People in Tuam must know more about mass burial site of babies says Minister for Children Katherine Zappone
Ireland's children's minister has urged people living in a Co Galway town to come forward with information about the burial of hundreds of babies at a mother and baby home.
Katherine Zappone made the plea as she published the fifth interim report from the Commission of Investigation into Mother and Baby Homes in Ireland.
The report examines the burial arrangements in the institutions under investigation by the Commission.
The report states that 937 children and babies died in Tuam, either in Glenamaddy or the Tuam home itself.
The report makes a number of findings in relation to the burials at the Tuam home, whose past was uncovered and publicised by local historian Catherine Corless.
The Glenamaddy workhouse had its own burial ground, and the report finds that 79 children who died there are most likely be buried on the site, however there is no burial register available for the institution and cannot be verified.
Of the 802 children buried at Tuam, a "significant" number were "legitimate" children who were accompanied by a parent.
Media reports and previous findings have often cited a sewage tank on the grounds of the Tuam home, where the bodies of young children and babies were buried, the report's finding states that this was not in fact a sewage tank, but a second structure with 20 underground chambers.
However, the report states that the initial use of this structure is unknown, it could have been used for treatment of water or containment of sewage.
The commission states that it is clear that many of the children who died in the Tuam home are buried in these underground chambers, dating back to 1937.
It added that these chambers were not a recognised burial ground, were not purpose built to be used as a burial site, and did not provide for the "dignified interment of human remains".
Children who died in Tuam before 1937, are unlikely to have been buried in the chambers, but in the already existing memorial site on the grounds.
The report has also found that the burial ground may extend beyond the existing memorial garden.
Speaking in Dublin the Minister for Children said: "There must be more people in the Tuam area who know more about the burials arrangement than was made available to the commission.
"If anyone has that information, please forward.
"The Government is supporting my proposal that the Commission's report be referred to relevant ministers and then to specific authorities for consideration of any appropriate action including An Garda Síochána, the coroner's service and relevant burial authorities.
"My plea this morning, especially to the relevant people who may be out there is this, let us know where they are buried.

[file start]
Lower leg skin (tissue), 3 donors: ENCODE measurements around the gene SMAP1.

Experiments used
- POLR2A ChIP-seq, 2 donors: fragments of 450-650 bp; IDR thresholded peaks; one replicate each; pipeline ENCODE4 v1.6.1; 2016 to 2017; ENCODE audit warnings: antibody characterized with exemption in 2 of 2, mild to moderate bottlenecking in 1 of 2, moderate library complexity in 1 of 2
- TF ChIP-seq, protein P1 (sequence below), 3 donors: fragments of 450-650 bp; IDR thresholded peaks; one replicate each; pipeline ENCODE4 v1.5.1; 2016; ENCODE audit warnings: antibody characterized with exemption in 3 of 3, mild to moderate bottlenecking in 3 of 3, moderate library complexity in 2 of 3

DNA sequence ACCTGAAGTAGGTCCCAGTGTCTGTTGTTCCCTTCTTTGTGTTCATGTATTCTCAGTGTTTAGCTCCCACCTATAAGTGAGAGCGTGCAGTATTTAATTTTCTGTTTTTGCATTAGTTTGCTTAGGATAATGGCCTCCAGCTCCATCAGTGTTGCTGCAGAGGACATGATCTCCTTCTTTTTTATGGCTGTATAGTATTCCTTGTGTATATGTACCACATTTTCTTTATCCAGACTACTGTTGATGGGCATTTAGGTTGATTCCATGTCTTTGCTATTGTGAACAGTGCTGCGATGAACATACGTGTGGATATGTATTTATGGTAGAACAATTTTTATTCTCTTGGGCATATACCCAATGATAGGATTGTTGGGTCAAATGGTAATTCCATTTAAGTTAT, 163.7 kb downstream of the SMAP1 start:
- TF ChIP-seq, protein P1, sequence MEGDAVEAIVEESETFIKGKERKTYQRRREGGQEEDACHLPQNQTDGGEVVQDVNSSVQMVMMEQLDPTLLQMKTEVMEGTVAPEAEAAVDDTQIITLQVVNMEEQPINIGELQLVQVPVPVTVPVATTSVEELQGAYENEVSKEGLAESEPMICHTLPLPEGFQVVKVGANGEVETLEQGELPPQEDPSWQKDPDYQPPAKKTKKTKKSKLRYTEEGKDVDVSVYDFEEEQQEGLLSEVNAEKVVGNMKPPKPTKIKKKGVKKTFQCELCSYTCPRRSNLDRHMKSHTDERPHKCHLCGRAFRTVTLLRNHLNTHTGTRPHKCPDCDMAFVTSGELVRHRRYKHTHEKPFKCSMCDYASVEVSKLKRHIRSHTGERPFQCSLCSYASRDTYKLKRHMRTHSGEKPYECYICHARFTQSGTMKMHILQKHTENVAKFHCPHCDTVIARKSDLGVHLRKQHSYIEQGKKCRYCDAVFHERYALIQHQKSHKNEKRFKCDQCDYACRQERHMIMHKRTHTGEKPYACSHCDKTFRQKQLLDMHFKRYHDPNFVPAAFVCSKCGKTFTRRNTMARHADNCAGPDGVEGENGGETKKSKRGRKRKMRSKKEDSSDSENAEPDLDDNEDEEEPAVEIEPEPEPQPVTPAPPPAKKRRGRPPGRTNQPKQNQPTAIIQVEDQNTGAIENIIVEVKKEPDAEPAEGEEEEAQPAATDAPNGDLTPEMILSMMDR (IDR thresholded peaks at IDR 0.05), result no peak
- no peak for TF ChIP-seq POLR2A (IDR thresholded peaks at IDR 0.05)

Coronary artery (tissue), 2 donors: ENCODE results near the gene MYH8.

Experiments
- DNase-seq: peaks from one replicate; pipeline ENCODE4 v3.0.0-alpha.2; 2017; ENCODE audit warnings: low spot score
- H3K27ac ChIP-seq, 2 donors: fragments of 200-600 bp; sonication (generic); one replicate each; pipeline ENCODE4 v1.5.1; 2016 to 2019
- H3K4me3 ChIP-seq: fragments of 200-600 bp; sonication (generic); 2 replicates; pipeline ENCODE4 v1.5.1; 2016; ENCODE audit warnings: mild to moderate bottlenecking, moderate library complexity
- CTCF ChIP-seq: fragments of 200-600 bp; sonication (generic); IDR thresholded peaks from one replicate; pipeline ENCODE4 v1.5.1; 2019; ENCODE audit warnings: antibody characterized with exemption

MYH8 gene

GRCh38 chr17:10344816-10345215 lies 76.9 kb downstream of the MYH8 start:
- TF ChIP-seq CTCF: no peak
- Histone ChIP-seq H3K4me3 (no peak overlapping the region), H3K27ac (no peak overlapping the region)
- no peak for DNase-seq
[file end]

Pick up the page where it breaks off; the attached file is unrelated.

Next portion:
"Please come forward and tell the truth, let us acknowledge them with that truth, that they lived and died and maybe then finally they can be treated with dignity in death and this is my hope."
The Commission is also critical of Galway County Council, saying it was "surprised" by the lack of knowledge about the burials.
The report states: "Galway County Council members and staff must have known something about the manner of burial when the home was in operation.
"County Council employees would have been in the grounds of the home quite frequently as they carried out repairs to the building and possibly also maintained the grounds.
"It seems very likely that Galway County Council must have been aware of the existence of burials when they were planning the Athenry Road scheme in 1969."
One of the most notable issues raised by the commission is that they have not found the main burial ground in the Bessborough mother and baby home in Co Cork.
Bessborough, which opened in 1922, was run by the Congregation of the Sacred Hearts of Jesus and Mary.
The initial objective was to remove unwed mothers and their children from workhouses, however over time Bessborough accepted unmarried women with children, paid for by health authorities around the country.
Bessborough also accepted private fee-paying expectant mothers.
The report states that there has been difficulty in locating the site where burials took place.
The commission considers it "highly likely" that burials took place on the grounds but does not find it feasible to excavate the now 200-acre estate, on which considerable building work has taken place on since the institution closed.
Ms Zappone said that over 900 children died in Bessborough but the commission does not have any information from religious orders or local people about where they are buried.
She added that "a lot of questions" remain unanswered.
"I feel deeply for the families who may not get the answer they are seeking," she added.
"In a lot of cases, the evidence is not there."
The commission also concludes that there is very little evidence for theories about babies having been sold to America rather than having died in these institutions.